Mike Olt says his vision is just fine

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Cubs prospect Mike Olt had a rough 2013. He posted a meager .739 OPS with the Rangers’ Triple-A affiliate in Round Rock. Then the Rangers traded him to the Cubs in the Matt Garza deal. With Triple-A Iowa, Olt posted a .551 OPS in 152 plate appearances. He was bothered by vision issues, a symptom of a concussion he suffered after getting hit by a pitch while playing winter ball in the Dominican Republic.

According to ESPN Chicago’s Jesse Rogers, Olt’s vision problems have cleared up and he’s ready to bounce back in 2014.

“I don’t mind answering [the question, “How are you seeing the ball?”] anymore,” Olt says. “Last year was so stressful because we didn’t know what was going on. I don’t mind answering that this year because I’m better.”

Olt has only taken batting practice against coaches and a few rips against Cubs pitchers, but already he knows he feels better than a year ago. Now it’s about finding his swing again — he hit 28 home runs at Double-A for Texas in 2012.

“I haven’t had any problems so far,” he said.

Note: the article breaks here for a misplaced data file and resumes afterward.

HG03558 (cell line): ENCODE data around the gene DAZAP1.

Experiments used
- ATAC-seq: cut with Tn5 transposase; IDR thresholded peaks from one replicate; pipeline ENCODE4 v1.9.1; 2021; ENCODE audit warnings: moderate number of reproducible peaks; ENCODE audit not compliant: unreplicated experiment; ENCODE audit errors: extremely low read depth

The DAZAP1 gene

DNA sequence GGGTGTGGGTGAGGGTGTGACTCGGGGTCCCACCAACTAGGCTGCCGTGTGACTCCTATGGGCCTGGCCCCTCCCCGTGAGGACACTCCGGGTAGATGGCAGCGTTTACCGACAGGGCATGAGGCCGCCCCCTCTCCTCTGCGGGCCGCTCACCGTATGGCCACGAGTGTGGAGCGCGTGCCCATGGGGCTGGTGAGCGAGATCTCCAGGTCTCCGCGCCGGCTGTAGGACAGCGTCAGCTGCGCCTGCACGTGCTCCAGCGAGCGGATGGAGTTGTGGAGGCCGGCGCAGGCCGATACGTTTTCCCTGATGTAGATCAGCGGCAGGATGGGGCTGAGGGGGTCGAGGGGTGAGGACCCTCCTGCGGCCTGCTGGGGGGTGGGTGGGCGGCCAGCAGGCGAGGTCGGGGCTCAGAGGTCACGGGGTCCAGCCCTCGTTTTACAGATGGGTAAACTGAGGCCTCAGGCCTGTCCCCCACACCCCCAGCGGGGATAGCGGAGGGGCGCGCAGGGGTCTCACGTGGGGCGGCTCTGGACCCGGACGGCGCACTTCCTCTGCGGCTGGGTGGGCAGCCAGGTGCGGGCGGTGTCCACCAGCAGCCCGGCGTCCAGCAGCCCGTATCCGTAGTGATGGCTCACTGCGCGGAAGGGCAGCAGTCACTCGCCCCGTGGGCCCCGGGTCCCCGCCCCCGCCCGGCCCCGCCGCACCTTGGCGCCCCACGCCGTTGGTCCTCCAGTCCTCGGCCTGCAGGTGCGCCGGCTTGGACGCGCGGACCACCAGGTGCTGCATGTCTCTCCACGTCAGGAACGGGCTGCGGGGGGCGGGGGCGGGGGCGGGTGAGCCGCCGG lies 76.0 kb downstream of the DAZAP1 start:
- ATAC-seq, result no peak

Rogers notes that Olt, a third baseman by trade, has been taking grounders at first base to make himself more versatile to the team. Luis Valbuena is expected to start the season as the team’s everyday third baseman. The Cubs would love nothing more than for Olt to have a great spring and give them a tough decision to make at the hot corner.

Report: David Price to pay each Dodgers minor leaguer $1,000 out of his own pocket

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Francys Romero reports that, according to his sources, Dodgers pitcher David Price will pay $1,000 out of his own money to each Dodgers minor leaguer who is not on the 40-man roster during the month of June.

That’s a pretty amazing gesture from Price. It’s also extraordinarily telling that such a gesture is even necessary.

Under a March agreement with Major League Baseball, minor leaguers have been receiving financial assistance that is set to expire at the end of May. Baseball America reported earlier this week that the Dodgers will continue to pay their minor leaguers $400 per week past May 31, but it is unclear how long such payments would go. Even if one were to assume that the payments will continue throughout the month of June, however, it’s worth noting that $400 a week is not a substantial amount of money for players to live on, on which to support families, and on which to train and remain ready to play baseball if and when they are asked to return.

Price’s generosity should be lauded here, but this should not be considered a feel-good story overall. Major League Baseball, which has always woefully underpaid its minor leaguers has left them in a vulnerable position once again.